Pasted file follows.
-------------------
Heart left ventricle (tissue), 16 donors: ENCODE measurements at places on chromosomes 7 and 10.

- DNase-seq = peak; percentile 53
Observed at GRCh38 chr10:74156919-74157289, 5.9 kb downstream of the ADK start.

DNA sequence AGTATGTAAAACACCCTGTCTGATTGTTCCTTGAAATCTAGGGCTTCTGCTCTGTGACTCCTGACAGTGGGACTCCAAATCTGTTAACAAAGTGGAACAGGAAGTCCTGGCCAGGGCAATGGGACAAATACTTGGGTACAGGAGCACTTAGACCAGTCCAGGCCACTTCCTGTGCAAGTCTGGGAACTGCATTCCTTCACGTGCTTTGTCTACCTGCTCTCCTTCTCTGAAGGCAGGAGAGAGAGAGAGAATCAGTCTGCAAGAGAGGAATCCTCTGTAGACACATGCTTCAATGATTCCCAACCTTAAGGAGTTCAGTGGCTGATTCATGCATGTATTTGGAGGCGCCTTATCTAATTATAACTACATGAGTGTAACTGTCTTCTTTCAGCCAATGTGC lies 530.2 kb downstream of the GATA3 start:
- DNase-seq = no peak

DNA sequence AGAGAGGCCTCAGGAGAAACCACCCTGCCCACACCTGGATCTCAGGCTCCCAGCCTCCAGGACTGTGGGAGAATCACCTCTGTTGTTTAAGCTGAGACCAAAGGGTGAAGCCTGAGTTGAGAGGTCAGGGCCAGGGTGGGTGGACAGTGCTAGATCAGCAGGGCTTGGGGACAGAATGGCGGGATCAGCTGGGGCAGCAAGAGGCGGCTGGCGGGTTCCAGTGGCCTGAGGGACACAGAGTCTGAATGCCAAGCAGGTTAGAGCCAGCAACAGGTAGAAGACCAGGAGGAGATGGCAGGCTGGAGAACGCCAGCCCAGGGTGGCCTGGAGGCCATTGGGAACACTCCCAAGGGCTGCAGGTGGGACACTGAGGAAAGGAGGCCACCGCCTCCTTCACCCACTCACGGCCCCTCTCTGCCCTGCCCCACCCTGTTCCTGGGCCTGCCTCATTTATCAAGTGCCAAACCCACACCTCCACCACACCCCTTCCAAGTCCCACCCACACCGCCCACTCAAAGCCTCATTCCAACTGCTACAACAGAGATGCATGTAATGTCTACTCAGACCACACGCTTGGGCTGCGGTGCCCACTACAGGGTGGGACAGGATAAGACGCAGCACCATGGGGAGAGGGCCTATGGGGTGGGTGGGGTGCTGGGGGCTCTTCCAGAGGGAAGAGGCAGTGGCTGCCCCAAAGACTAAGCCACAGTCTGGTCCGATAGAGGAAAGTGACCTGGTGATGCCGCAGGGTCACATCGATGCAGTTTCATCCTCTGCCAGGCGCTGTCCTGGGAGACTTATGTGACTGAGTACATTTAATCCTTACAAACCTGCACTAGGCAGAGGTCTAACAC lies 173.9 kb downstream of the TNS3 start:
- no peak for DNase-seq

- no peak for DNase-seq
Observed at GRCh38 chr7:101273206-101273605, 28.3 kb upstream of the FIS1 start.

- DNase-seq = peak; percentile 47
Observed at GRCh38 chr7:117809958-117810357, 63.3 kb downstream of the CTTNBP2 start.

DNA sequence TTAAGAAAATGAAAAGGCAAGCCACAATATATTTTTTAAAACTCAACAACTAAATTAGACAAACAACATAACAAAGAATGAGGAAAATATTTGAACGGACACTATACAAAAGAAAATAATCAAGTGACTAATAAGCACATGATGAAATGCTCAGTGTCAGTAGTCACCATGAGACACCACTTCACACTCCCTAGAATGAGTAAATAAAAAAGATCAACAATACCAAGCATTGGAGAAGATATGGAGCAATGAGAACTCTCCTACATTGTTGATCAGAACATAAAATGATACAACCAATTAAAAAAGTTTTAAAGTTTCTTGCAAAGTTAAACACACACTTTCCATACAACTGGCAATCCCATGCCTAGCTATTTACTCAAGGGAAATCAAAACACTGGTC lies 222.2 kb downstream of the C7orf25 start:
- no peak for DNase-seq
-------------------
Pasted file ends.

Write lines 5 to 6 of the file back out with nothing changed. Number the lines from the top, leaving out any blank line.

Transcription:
- DNase-seq = no peak

DNA sequence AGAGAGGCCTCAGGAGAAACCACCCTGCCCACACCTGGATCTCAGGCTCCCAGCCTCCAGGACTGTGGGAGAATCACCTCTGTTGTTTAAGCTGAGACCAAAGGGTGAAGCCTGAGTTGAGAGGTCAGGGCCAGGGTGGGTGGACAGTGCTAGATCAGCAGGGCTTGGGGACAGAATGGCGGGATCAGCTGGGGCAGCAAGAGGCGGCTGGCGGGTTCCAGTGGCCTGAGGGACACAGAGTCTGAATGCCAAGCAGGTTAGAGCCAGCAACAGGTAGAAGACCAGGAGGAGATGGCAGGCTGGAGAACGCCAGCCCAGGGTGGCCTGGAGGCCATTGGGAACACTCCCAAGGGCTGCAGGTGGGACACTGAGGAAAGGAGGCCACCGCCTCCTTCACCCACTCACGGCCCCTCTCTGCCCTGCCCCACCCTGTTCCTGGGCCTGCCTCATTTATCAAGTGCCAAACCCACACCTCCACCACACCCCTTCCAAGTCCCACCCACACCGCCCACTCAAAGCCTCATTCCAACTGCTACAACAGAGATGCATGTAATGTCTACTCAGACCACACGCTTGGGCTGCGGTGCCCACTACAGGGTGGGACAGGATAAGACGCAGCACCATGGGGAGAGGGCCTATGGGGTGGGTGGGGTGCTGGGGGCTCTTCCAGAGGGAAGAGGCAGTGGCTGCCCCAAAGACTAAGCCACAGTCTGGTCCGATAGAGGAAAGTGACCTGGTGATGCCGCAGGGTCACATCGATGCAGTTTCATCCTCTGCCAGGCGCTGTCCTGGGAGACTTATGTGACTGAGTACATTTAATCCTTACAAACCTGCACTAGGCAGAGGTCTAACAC lies 173.9 kb downstream of the TNS3 start: